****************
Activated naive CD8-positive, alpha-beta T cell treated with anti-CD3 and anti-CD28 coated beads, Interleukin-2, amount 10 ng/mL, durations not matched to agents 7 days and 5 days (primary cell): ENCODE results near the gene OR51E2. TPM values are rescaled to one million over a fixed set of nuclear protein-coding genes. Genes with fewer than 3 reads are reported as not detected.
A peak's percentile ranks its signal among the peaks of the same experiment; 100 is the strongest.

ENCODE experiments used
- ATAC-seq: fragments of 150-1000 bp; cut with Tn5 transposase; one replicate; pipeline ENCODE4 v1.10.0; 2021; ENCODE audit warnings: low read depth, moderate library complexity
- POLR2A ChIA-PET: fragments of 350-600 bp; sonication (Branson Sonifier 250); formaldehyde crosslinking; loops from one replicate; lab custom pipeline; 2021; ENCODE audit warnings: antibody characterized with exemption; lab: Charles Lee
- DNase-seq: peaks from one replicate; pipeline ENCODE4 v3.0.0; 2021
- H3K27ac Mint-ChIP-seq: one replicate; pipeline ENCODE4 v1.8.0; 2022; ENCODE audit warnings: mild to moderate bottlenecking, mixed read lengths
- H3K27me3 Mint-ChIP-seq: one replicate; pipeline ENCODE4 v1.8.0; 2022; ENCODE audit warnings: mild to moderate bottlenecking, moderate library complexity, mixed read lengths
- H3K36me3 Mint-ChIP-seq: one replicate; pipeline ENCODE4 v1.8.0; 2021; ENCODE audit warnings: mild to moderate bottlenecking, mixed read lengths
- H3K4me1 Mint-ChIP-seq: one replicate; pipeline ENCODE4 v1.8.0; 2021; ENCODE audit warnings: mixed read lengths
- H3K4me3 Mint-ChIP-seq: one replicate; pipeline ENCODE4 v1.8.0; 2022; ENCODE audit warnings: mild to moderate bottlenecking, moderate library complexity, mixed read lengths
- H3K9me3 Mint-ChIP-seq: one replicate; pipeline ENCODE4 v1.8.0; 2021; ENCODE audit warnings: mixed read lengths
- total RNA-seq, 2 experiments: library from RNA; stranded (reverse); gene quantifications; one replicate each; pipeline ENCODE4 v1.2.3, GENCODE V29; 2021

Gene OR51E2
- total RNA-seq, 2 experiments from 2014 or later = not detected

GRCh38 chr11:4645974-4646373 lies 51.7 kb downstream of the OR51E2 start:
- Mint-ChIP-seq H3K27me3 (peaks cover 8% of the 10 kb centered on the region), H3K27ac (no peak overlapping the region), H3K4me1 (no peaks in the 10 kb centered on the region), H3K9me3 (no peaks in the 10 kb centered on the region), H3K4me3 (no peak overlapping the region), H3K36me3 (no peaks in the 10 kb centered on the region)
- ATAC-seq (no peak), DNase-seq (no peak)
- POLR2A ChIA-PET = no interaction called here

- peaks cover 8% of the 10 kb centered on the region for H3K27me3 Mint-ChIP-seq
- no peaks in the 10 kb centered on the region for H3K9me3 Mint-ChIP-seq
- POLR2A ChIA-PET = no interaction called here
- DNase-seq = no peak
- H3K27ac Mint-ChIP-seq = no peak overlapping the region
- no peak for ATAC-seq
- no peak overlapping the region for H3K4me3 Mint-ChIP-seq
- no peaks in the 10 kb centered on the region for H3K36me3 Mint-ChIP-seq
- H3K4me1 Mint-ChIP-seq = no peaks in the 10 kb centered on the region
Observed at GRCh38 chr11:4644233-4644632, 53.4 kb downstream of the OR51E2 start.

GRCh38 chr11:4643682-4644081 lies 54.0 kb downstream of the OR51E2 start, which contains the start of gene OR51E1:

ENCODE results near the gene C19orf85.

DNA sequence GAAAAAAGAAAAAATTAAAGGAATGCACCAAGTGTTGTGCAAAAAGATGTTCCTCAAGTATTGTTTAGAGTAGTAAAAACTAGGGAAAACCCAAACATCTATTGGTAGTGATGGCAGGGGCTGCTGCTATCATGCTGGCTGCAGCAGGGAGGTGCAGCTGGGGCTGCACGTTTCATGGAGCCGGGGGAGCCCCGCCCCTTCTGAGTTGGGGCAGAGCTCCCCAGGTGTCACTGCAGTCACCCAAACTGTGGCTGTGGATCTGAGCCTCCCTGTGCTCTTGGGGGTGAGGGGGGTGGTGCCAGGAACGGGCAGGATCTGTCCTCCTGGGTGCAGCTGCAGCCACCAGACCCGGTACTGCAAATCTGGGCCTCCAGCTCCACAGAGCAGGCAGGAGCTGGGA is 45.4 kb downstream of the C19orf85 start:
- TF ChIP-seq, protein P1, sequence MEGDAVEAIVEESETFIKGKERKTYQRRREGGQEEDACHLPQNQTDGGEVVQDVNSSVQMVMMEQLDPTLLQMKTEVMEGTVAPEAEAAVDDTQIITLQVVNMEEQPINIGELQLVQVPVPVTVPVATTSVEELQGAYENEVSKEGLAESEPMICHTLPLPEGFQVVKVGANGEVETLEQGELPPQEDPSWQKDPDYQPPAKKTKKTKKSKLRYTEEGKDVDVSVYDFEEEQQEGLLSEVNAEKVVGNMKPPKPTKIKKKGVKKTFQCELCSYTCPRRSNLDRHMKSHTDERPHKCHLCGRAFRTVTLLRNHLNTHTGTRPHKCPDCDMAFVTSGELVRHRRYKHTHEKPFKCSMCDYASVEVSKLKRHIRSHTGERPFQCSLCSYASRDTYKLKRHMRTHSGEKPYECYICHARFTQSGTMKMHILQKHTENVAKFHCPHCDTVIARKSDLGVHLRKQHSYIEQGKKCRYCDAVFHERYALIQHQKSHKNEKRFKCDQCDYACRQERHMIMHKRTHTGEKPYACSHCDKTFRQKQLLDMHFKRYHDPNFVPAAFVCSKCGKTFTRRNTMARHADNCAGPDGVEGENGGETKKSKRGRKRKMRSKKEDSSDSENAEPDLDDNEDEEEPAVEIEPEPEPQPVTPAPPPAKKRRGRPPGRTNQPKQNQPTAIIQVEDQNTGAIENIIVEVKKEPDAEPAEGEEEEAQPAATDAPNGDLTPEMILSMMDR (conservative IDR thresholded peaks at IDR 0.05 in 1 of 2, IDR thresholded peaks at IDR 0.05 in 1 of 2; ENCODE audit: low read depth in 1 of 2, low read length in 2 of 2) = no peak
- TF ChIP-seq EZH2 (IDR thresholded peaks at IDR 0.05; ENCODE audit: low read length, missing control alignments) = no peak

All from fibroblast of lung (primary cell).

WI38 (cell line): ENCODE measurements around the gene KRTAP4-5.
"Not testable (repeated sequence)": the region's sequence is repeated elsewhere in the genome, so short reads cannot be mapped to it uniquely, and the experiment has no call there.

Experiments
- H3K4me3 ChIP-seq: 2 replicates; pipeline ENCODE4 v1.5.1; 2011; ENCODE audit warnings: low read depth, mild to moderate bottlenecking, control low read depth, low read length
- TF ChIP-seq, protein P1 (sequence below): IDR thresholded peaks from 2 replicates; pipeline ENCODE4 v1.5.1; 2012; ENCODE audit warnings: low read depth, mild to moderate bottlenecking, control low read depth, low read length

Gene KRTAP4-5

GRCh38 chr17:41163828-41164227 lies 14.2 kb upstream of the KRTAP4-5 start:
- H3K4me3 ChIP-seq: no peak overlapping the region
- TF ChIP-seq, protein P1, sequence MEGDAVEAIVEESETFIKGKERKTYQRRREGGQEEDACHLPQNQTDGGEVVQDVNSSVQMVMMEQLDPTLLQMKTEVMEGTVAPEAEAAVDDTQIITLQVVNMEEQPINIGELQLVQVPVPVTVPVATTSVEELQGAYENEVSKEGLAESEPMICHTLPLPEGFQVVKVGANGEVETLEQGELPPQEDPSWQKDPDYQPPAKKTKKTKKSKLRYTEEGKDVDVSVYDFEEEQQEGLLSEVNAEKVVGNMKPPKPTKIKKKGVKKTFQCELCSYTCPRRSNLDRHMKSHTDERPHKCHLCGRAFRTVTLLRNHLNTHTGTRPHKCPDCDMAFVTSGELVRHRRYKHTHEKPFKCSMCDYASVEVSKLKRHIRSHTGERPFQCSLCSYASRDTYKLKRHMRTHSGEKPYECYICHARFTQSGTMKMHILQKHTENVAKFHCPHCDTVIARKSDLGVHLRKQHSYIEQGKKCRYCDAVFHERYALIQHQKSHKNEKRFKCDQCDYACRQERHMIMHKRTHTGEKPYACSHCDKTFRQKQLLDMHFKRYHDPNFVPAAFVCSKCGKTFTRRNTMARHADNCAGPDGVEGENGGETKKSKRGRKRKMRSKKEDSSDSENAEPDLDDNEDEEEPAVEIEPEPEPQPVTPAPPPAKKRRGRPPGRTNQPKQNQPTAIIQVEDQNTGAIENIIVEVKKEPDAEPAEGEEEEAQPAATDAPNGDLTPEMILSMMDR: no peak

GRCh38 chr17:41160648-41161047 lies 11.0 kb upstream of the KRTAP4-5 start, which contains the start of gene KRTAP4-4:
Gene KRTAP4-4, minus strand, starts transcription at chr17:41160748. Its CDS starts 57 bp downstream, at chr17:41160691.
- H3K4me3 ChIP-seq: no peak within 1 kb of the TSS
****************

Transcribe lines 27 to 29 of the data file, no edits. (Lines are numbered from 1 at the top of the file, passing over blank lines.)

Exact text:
- no peaks in the 10 kb centered on the region for H3K36me3 Mint-ChIP-seq
- H3K4me1 Mint-ChIP-seq = no peaks in the 10 kb centered on the region
Observed at GRCh38 chr11:4644233-4644632, 53.4 kb downstream of the OR51E2 start.